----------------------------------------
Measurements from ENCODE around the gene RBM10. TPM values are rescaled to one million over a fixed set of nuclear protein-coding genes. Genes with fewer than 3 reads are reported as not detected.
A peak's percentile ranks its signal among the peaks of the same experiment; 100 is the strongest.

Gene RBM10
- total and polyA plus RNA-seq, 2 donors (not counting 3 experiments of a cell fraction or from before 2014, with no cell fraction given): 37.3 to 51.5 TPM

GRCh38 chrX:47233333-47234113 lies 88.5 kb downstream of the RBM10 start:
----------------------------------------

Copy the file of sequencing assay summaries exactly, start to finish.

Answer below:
Measurements from ENCODE around the gene RBM10. TPM values are rescaled to one million over a fixed set of nuclear protein-coding genes. Genes with fewer than 3 reads are reported as not detected.
A peak's percentile ranks its signal among the peaks of the same experiment; 100 is the strongest.

Gene RBM10
- total and polyA plus RNA-seq, 2 donors (not counting 3 experiments of a cell fraction or from before 2014, with no cell fraction given): 37.3 to 51.5 TPM

GRCh38 chrX:47233333-47234113 lies 88.5 kb downstream of the RBM10 start: